A Fieldguide to Django, LESS, CoffeeScript and Heroku
Dec. 30, 2012, 5:03 p.m.

Web development can be tedious at times, so any tool that can relieve repetition and enable more concise coding is a welcome addition to the belt. LESS and CoffeeScript make CSS and JavaScript a whole lot more pleasant to write and therefore it is natural to want to incorporate it in your Django project. However, it takes a little leg work to make it happen, and a little more fiddling when wanting to run it on Heroku.

Step 1: Install django-compressor

The Django Compressor documentation provides a nice introduction which I have summarized and commented on here.

Install using pip.

$ pip install django_compressor

Add 'compressor' to INSTALLED_APPS in settings.py and add compressor.finders.CompressorFinder to STATICFILES_FINDERS. We then need to enable compression and then specify which pre-compilers we wish to use. The pre-compilation is the interesting part for LESS and CoffeeScript -- the first elements in the tuples in COMPRESS_PRECOMPILERS will be checked against the type attributes of scripts in compress template tags.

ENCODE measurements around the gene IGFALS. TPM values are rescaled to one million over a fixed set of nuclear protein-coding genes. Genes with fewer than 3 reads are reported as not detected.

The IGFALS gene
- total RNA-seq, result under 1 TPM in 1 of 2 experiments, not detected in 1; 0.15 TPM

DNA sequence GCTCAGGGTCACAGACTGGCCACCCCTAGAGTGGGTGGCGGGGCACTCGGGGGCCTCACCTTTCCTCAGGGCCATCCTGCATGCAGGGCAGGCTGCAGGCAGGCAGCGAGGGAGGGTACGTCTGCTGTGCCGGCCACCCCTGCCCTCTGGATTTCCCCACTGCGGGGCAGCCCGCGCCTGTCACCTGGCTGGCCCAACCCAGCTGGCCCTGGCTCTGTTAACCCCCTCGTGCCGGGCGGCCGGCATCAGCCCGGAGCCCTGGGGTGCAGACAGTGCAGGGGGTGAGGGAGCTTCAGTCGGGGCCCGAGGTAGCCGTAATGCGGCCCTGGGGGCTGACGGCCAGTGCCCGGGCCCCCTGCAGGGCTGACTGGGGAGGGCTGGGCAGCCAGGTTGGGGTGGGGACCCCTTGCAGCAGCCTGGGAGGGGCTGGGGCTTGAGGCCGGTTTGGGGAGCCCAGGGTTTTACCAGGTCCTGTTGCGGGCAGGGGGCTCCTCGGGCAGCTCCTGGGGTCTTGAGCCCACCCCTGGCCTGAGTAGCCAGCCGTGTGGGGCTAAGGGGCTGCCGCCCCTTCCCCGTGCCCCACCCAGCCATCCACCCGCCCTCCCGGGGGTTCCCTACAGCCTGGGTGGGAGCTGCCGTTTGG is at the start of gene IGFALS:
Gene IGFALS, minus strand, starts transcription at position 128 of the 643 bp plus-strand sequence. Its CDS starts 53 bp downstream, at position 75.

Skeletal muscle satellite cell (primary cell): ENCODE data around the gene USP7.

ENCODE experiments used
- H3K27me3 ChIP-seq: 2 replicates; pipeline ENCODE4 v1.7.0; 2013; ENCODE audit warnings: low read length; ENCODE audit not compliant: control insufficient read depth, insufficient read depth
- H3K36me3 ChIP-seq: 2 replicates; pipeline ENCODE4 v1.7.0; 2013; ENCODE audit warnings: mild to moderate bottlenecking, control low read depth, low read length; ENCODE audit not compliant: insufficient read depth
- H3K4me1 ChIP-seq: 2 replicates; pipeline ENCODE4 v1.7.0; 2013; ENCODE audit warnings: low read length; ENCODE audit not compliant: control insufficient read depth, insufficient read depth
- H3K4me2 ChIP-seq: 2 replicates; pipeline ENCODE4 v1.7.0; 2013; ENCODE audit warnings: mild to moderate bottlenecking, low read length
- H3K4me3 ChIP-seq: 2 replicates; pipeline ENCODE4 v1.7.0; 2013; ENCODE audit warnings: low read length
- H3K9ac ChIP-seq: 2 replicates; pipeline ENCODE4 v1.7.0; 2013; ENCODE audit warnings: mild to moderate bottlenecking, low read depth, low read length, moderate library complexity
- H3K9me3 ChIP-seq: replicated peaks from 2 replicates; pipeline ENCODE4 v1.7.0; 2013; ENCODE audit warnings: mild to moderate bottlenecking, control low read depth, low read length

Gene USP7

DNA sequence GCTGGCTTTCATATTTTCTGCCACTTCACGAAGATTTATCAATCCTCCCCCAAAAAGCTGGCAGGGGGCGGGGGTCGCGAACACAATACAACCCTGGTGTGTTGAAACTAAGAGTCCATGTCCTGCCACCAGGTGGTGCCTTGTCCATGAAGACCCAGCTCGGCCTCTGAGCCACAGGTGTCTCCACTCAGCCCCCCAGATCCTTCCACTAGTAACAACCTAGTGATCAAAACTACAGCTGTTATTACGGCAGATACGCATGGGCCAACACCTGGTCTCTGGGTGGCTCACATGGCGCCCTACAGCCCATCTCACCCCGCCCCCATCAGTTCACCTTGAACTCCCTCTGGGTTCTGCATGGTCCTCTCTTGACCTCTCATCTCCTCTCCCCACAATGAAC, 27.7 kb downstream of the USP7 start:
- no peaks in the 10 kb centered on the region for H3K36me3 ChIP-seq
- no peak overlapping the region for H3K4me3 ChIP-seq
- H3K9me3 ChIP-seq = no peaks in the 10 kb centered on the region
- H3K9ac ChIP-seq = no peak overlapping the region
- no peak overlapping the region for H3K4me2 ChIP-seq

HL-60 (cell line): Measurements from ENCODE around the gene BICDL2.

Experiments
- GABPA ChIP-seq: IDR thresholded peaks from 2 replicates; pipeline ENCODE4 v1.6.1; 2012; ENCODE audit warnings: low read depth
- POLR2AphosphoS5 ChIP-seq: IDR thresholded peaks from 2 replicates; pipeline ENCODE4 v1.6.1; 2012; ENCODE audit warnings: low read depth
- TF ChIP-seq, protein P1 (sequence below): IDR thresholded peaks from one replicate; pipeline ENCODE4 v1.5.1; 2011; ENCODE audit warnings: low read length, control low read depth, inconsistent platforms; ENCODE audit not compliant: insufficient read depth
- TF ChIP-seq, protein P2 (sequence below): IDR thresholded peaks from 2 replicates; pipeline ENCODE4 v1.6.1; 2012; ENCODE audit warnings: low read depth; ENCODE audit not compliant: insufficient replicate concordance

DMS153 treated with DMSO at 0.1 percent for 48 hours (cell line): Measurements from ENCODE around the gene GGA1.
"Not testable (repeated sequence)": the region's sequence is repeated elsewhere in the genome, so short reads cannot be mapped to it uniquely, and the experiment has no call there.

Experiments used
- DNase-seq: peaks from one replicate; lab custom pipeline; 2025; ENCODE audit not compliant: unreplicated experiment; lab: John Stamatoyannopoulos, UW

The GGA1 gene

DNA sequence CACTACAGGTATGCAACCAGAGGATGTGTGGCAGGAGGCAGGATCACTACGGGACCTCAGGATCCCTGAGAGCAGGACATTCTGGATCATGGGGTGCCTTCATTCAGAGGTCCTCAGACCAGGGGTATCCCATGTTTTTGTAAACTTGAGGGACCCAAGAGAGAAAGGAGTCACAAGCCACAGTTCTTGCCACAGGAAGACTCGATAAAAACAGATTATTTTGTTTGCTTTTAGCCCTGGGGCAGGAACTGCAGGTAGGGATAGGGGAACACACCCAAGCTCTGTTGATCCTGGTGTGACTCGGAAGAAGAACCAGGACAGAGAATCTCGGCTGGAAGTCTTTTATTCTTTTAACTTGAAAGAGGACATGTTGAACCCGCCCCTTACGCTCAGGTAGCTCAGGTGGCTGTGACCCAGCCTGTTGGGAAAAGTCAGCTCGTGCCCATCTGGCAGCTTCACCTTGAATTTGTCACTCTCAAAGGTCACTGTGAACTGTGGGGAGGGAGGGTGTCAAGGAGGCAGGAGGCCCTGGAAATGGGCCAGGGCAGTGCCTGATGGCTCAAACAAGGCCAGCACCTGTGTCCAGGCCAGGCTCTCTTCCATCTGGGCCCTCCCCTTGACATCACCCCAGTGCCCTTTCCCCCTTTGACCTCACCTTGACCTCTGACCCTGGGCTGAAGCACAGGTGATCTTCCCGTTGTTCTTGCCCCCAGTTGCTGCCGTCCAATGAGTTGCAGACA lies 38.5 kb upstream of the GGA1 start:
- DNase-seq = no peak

# settings.py

    # other apps

    # other finders..


    ('text/coffeescript', 'coffee --compile --stdio'),
    ('text/less', 'lessc {infile} {outfile}'),

Step 2: Install CoffeeScript and LESS

Both CoffeeScript and LESS are compiled using node.js and must be installed using npm. If node.js is not already installed it can be downloaded here.

$ npm install -g coffee-script
$ npm install -g less

Step 3: Apply template tags

After following step 1 and 2 it is now possible to include .less and .coffee files in any Django template. We just need to load the compress module and embed the HTML tags in the appropriate template tags.

{% load compress %}

{% compress css %}
    <link type="text/less" rel="stylesheet" charset="utf-8" href="{{ STATIC_URL }}css/example.less" />
{% endcompress %}

{% compress js %}
    <script type="text/coffeescript" charset="utf-8" src="{{ STATIC_URL }}js/example.coffee" />
{% endcompress %}

Step 4: Run on Heroku

Since CoffeeScript and LESS installation, as described in step 3, require npm to be installed, we run into trouble when deploying on Heroku. Luckily @Jiaaro provides us with the solution in this StackOverflow answer. We need to add a buildpack to our Heroku configuration and create a npm_requirements.txt file specifying the modules we need.

This command will configure the Heroku configuration.

$ heroku config:add BUILDPACK_URL=git://github.com/jiaaro/heroku-buildpack-django.git

And the following should be the content of our npm_requirements.txt.


And that's it.